This is a research report on Typhoons. The researcher attempted to find out the mechanism by which typhoon occur, effects of typhoons and effectiveness of human activities in response to typhoons. He used both primary and secondary sources to collect data. These included interviews, questionnaires, and documented materials. The finding revealed that three mechanisms are responsible for the formation and development of typhoons. These includes is monsoon troughs, Tropical Upper Tropospheric Trough (TUTT), and a font. Effects of typhoons include heavy rains, storms, strong winds, and tornadoes, which lead to deaths and destruction of the environment. The researcher also found out that typhoons are predictable. People receive warnings prior to typhoon occurrence.
Typhoons develop in Northwestern area of Pacific Ocean. A typhoon can be defined as a tropical cyclone, which is mature that occurs between 180 degrees and 100 degrees East of the Pacific Ocean. Official seasons for Typhoons have not been identified as the clones form all year round. Six conditions must be fulfilled, for Typhoon to form and develop. The sea surface temperatures ought to be warm and sufficient. There must be instability of the atmospheric conditions. The troposphere must have high humidity at the middle and lower levels. Coriolis force is also a requirement for low-pressure centre to develop. There must be pre-existing disturbance of low level, and finally, there must be wind shear at lower vertical (Sharkov, 2000, p. 67).
Most of the storms occur in June and November. They are at their minimum around May and December. The most affected countries by Typhoon include Philippines, China, and Japan. The deadliest typhoons usually occur in China, especially Southern China. The wettest typhoon occurred in Taiwan. The researcher, therefore, decided to carry out a research regarding Typhoons to determine how they occur, their impact, and the effectiveness of human resource response to such events.
The researcher carried out his research between April and June 2011 to determine typhoon types, their effects, and effectiveness of human response. He used both secondary and primary methods of data collection. Under primary source of data, the researcher used interviews and questionnaires, which included questions of interest. He then administered them to Philippines who witnessed the recent Philippine Typhoon. These included six men and four women who answered the interview questions and who filled in the questionnaires. He ensured that he remained within the scope, to avoid irrelevant data. Secondary sources included documented data from Typhoon Research Department. Other sources included geography textbook, newspapers, Journals, and the internet. He compared the data from the various sources. These sources gave the researcher relevant data, which he later analyzed to help him make a research report (Dineen, 2006, p. 87).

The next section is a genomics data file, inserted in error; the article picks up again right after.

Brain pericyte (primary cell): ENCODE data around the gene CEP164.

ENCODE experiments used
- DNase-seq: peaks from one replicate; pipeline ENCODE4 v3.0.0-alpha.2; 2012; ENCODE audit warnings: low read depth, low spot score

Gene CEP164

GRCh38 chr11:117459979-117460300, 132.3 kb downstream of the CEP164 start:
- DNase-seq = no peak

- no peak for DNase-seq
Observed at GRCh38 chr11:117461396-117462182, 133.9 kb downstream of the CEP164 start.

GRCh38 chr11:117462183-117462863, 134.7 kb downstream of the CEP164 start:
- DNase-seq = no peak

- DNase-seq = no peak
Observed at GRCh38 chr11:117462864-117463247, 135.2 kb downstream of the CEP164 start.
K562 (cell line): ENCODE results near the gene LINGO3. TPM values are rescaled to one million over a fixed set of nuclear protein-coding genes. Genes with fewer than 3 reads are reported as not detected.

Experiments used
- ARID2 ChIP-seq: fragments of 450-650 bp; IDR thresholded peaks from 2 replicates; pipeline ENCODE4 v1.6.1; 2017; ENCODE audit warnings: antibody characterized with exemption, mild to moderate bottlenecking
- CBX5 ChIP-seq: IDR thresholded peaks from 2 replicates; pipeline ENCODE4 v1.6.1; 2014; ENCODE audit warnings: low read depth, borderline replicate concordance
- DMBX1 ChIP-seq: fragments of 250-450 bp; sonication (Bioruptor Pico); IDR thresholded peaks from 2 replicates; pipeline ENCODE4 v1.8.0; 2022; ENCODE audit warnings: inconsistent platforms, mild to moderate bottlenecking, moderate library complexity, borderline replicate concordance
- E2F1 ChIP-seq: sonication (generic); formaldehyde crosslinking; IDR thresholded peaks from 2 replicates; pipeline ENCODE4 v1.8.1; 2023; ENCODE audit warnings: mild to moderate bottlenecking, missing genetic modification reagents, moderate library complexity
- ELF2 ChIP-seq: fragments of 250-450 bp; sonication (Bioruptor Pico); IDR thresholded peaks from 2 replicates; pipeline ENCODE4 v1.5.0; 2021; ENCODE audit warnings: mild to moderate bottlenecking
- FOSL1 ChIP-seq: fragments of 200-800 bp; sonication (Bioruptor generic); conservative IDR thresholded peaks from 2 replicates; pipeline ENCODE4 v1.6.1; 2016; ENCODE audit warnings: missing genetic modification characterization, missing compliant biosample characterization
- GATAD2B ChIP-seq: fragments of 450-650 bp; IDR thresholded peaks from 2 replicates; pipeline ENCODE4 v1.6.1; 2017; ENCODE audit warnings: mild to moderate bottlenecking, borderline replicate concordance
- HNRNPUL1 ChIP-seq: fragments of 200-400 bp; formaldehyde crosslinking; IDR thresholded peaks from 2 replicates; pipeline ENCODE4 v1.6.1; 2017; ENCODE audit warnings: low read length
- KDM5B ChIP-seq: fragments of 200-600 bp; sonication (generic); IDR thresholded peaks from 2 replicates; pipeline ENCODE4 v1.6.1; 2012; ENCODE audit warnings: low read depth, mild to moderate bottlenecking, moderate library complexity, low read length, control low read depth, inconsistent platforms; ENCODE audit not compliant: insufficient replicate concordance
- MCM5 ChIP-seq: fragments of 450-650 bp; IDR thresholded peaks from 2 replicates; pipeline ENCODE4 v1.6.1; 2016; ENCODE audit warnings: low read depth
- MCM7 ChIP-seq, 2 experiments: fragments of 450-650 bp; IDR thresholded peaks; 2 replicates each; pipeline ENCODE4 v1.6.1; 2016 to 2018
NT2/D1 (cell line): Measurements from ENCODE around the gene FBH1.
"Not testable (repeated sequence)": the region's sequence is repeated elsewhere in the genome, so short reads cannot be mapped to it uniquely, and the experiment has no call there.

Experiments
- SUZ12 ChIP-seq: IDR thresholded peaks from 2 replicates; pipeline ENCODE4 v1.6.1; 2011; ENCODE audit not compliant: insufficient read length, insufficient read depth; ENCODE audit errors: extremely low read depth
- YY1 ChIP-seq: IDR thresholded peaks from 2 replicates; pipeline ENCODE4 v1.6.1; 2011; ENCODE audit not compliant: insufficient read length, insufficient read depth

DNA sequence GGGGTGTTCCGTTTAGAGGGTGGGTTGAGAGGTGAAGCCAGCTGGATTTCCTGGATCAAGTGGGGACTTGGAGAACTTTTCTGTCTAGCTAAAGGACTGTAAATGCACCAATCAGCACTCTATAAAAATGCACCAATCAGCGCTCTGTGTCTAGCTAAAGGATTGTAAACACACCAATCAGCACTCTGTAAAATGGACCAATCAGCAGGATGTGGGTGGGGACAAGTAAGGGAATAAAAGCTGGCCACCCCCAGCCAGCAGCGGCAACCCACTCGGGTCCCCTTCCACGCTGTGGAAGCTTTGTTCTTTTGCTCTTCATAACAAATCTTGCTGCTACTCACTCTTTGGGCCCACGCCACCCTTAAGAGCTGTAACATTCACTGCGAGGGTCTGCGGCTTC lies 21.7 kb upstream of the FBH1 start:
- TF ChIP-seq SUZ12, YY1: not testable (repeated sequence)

The researcher was able to collect data using the two main methods; primary and secondary data collection. Primary sources helped the researcher to obtain data regarding the occurrence of typhoons and its effects. Effects included heavy rains, strong winds, tornadoes and large storms. All these would lead to deaths of both human beings and animals. Plants are destroyed leading to famine afterwards. Secondary sources showed that typhoons occur through three main mechanisms. These included monsoon trough, Tropical Upper Tropospheric Trough, and fonts.
Six preconditions must also be fulfilled, for a typhoon to form and develop. Typhoon research department was most helpful in giving this information. Textbooks, journal and other sources gave information regarding the effects of typhoons and human activities in response to typhoons. The researcher found out those typhoons can be predicted and that warnings come 18-24 hours before their occurrence. Citizens get advice on how to behave in case a typhoon occurs. The researcher was also able to identify the countries, commonly affected by typhoons. These included Philippines, Japan, and China.